This month my attention turns from Britannia to Lady Liberty in this second of three journal posts on coins displaying feminine seated national personifications.
The coin I selected for this months Coin of the Month is an NGC XF-40, 1853 arrows and rays, Seated Liberty Half-Dollar. I own several coins that include the Seated Liberty motif, but I picked this coin because of its significance as a type coin. To fill the arrows slot in my type set, I could have chosen any half-dollar dated 1853 to 1855, but the 1853 is the only date with a glory of rays emanating from the eagle on the reverse. Although the picture does not show it my coin also has a double die reverse. With a mintage of 3,532,708, this coin has a survival rate of only 6000 in all grades according to PCGS Coinfacts. Grading XF-40, this coin is affordable at $282 FMV. However, in AU-50, it rises to $540 and in MS-60 to $1440. With a PCGS Coinfacts survival rate of 30 in MS-65 and higher, this coin can fetch $23,440.
As an added bonus, this coin brings with it another story line. In the early 1850s, with an abundance of gold on the market from California, the intrinsic value of the gold dollar fell. This drop in value disrupted the established silver-to-gold ratio set at 16:1 by Congress in 1837. By 1853, the melt value of two half-dollars rose to $1.06 relative to one gold dollar. As a result, you could buy two half-dollars with one gold dollar, melt them down, and use the proceeds to purchase approximately 6% more in gold. Naturally, this easy money scheme caused a serious shortage of silver coins in the United States. It is estimated that in 1850 and 1851 alone, over 25 million dollars in silver coins disappeared from circulation. To bring the value of silver coins in line with the gold dollar, the weight of the half-dollar was reduced from 13.36 grams to 12.44 grams. To denote this reduction in weight one arrow on each side of the date appears on the obverse. On the reverse, rays emanating from the eagle were added. When the mint determined that the Arrows and Rays half-dollars were more expensive to produce, the rays were removed, and only the arrows appeared on coins dated 1854 and 1855. The reduction in weight of every silver denominated coin with the exception of the dollar worked. Now for the first time in our nations history, we had a sufficient supply of small silver coins for commerce.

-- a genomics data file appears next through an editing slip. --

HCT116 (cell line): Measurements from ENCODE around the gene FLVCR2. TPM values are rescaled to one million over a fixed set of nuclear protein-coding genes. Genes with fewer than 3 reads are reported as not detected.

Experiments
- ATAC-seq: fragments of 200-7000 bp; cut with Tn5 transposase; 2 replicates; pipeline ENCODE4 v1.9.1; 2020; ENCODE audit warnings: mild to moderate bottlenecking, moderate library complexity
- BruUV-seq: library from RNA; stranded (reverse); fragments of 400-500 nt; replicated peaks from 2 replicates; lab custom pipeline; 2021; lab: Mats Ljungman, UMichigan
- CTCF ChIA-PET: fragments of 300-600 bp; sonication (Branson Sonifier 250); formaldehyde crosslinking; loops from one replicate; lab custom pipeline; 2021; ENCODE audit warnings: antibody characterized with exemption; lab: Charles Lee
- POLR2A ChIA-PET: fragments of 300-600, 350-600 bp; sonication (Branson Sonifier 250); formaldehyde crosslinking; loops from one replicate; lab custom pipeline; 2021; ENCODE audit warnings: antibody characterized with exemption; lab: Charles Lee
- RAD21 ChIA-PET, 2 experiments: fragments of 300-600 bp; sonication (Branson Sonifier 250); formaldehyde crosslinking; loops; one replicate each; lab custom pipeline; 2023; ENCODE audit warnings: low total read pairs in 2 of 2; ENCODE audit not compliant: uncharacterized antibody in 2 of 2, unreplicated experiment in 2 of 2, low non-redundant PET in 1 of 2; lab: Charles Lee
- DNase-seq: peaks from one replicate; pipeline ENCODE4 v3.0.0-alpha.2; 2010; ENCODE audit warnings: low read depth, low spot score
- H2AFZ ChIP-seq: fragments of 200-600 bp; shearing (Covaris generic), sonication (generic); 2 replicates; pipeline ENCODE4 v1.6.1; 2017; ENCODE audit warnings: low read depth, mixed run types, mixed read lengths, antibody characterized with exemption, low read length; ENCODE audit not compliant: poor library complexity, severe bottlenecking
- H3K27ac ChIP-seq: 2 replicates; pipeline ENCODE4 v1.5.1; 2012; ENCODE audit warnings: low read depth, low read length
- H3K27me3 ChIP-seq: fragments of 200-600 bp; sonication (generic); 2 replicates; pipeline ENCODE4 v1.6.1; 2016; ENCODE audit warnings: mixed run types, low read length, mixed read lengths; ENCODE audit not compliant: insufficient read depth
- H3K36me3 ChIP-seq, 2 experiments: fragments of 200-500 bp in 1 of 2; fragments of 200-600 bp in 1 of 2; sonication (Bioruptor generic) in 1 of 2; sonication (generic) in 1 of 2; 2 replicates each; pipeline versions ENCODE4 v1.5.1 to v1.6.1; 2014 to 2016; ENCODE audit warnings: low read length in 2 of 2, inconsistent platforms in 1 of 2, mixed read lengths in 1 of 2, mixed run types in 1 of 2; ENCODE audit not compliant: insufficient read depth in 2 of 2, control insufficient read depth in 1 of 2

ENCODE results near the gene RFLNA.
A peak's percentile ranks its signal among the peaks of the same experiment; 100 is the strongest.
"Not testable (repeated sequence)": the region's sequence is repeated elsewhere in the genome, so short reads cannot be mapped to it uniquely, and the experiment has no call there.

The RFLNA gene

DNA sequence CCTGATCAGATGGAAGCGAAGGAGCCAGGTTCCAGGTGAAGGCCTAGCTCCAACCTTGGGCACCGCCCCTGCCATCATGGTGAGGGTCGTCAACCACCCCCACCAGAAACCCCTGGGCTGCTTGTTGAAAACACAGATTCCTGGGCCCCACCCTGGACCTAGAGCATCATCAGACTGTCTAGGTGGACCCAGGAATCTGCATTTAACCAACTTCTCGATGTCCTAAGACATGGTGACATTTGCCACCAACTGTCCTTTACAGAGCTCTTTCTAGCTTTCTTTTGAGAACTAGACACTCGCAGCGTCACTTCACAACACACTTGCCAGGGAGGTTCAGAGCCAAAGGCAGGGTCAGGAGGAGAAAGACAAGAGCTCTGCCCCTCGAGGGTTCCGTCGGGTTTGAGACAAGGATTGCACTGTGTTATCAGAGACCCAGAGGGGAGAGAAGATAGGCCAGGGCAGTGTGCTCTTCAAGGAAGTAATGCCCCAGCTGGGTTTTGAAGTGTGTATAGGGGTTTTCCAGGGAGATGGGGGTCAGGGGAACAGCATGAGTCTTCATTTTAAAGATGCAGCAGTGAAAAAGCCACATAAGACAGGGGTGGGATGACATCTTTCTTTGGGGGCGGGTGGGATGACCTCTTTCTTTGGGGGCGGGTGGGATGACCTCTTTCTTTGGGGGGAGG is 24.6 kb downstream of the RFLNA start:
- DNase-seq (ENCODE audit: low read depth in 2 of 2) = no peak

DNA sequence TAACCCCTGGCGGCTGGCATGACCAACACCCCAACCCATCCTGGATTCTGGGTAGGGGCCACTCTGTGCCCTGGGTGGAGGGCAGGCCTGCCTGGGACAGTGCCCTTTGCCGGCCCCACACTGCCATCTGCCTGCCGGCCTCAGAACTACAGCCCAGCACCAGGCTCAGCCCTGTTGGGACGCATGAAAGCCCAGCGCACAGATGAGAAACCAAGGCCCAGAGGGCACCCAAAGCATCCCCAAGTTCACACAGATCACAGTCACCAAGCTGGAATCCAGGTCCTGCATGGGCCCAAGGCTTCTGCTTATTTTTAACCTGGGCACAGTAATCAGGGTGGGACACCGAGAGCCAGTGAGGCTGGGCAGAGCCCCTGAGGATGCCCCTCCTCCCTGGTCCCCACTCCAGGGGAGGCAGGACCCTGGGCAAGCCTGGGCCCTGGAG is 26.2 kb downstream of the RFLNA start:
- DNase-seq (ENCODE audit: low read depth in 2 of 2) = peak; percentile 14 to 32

It is amazing that after the Revolutionary War and the War of 1812 the United Kingdom continued to influence our culture. This influence also reached into the halls of government and in particular, Mint Director Robert M. Patterson. Upon his appointment as director, Robert Patterson sought fundamental changes to the designs of our coinage using a seated likeness of Britannia as a pattern. For the artwork and drawings, Robert Patterson sought the services of artists Thomas Sully for the obverse and Titian Peale for the reverse. It is alleged that Thomas Sully used his daughter Blanche as a model on a sketch of Seated Liberty he presented to Mint Director Patterson for approval. Titian Peale used Pete, the Philadelphia Mints mascot bald eagle for his model of the flying eagle that graces the reverse of all Gobrecht Dollars. Finally, Christian Gobrecht as the chief engraver created the dies for the new Gobrecht Dollar based on Sullys Seated Liberty and Peales flying eagle in 1836.
The Seated Liberty motif first appeared on the half-dollar in 1839 and upon all our silver coinage from the half-dime to the dollar. As a design, the Seated Liberty motif was officially retired in 1891 after a remarkable run.
The obverse of my Coin of the Month displays a left facing image of Lady Liberty at rest, seated on a rock, and dressed in a Grecian garment called a chiton. Her right arm supports a Union Shield with the word liberty engraved across it. In her left hand, she holds a pole with a pileus or liberty cap atop it. As such, the imagery on this coin represents preparedness and freedom. Lady Liberty, seated, and at peace, appears to look over her shoulder alert and prepared for any threat to freedom that may come her way. The liberty cap, dating back to ancient Greece and Rome was given to liberated slaves as a sign of their freedom. In a ceremony proclaiming the former slaves freedom, a Roman praetor would touch the cheek of the one set free with a pole, thus giving significance to both the pole and the cap. The reverse of my coin features the heraldic eagle design of John Reich.
Upon its release, the Seated Liberty motif was an instant success with the American public espousing the virtues of freedom and liberty that we had fought so hard for to obtain. This message still resonates today on our coinage and in particular on the 2008 Van Burens Liberty First Spouse Coin.
This then concludes my March 2012 Coin of the Month post. Next month join me as I travel to the South American nation of Peru for the final post in this three part series. Until then, collect what you love and love what you collect!